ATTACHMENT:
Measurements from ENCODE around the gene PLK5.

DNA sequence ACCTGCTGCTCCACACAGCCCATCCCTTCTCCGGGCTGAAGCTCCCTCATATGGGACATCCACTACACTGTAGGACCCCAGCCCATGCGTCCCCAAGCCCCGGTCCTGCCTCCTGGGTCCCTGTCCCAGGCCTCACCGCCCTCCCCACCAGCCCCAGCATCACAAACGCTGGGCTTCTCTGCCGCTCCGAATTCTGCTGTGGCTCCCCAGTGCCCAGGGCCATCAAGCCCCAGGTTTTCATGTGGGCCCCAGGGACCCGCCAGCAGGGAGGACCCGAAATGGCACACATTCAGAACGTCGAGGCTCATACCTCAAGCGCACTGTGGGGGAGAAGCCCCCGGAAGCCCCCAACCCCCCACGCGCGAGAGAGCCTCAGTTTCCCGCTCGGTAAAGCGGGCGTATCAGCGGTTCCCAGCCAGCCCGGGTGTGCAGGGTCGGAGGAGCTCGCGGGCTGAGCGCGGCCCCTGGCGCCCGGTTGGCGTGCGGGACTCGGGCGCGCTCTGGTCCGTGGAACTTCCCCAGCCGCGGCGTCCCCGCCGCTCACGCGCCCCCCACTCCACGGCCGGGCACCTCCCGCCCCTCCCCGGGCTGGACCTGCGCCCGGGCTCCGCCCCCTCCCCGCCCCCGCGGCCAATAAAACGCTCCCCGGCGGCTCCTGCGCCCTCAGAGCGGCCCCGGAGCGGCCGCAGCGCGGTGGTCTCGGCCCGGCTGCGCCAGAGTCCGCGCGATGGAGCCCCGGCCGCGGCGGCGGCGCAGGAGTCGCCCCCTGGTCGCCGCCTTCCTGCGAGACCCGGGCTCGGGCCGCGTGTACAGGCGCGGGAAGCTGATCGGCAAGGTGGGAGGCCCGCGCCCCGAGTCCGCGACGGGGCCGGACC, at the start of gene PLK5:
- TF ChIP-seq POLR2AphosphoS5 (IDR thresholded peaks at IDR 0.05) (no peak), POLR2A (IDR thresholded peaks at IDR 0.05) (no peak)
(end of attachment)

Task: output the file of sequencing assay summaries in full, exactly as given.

Measurements from ENCODE around the gene PLK5.

DNA sequence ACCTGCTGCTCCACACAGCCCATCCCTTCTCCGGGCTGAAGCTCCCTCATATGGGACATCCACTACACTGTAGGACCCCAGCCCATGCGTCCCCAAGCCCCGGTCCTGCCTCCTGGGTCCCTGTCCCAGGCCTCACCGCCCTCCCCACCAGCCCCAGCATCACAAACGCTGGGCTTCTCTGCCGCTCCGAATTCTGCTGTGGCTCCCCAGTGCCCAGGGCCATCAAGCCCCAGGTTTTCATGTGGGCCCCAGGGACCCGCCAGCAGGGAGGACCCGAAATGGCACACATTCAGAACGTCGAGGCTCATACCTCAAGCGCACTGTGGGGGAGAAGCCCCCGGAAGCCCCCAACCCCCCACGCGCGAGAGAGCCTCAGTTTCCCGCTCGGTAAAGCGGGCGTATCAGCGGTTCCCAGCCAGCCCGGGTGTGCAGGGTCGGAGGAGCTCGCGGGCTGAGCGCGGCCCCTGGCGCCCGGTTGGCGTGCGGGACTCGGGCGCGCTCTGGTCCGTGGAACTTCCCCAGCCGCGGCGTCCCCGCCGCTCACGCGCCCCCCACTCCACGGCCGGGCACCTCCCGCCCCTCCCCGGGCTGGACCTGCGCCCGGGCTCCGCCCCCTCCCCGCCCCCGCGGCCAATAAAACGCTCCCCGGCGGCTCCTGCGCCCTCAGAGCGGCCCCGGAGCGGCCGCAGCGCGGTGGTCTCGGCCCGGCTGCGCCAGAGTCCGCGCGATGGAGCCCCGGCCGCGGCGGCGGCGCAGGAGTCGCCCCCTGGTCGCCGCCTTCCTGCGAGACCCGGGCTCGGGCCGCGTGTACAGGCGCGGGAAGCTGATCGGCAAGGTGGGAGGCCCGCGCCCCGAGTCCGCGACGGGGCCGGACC, at the start of gene PLK5:
- TF ChIP-seq POLR2AphosphoS5 (IDR thresholded peaks at IDR 0.05) (no peak), POLR2A (IDR thresholded peaks at IDR 0.05) (no peak)